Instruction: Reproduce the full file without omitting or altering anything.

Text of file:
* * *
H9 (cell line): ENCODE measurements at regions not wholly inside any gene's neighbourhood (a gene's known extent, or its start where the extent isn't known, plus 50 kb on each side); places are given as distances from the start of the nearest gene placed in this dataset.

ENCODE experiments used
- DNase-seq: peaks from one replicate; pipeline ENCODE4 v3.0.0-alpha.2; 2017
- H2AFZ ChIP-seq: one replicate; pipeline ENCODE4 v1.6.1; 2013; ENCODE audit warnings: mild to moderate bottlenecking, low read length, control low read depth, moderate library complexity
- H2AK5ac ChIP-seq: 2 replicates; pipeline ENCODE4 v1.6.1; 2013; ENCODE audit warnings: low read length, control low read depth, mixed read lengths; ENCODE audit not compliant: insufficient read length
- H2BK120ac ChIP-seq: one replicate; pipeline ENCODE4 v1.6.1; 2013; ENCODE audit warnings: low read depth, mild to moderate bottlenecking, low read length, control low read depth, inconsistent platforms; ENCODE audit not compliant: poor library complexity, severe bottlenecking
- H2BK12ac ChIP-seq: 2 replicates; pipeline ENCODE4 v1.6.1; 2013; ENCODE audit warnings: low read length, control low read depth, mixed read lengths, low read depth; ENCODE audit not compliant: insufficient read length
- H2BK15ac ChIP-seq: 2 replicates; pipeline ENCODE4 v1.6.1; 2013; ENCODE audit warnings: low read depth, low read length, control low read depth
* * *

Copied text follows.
H9 (cell line): ENCODE measurements at regions not wholly inside any gene's neighbourhood (a gene's known extent, or its start where the extent isn't known, plus 50 kb on each side); places are given as distances from the start of the nearest gene placed in this dataset.

ENCODE experiments used
- DNase-seq: peaks from one replicate; pipeline ENCODE4 v3.0.0-alpha.2; 2017
- H2AFZ ChIP-seq: one replicate; pipeline ENCODE4 v1.6.1; 2013; ENCODE audit warnings: mild to moderate bottlenecking, low read length, control low read depth, moderate library complexity
- H2AK5ac ChIP-seq: 2 replicates; pipeline ENCODE4 v1.6.1; 2013; ENCODE audit warnings: low read length, control low read depth, mixed read lengths; ENCODE audit not compliant: insufficient read length
- H2BK120ac ChIP-seq: one replicate; pipeline ENCODE4 v1.6.1; 2013; ENCODE audit warnings: low read depth, mild to moderate bottlenecking, low read length, control low read depth, inconsistent platforms; ENCODE audit not compliant: poor library complexity, severe bottlenecking
- H2BK12ac ChIP-seq: 2 replicates; pipeline ENCODE4 v1.6.1; 2013; ENCODE audit warnings: low read length, control low read depth, mixed read lengths, low read depth; ENCODE audit not compliant: insufficient read length
- H2BK15ac ChIP-seq: 2 replicates; pipeline ENCODE4 v1.6.1; 2013; ENCODE audit warnings: low read depth, low read length, control low read depth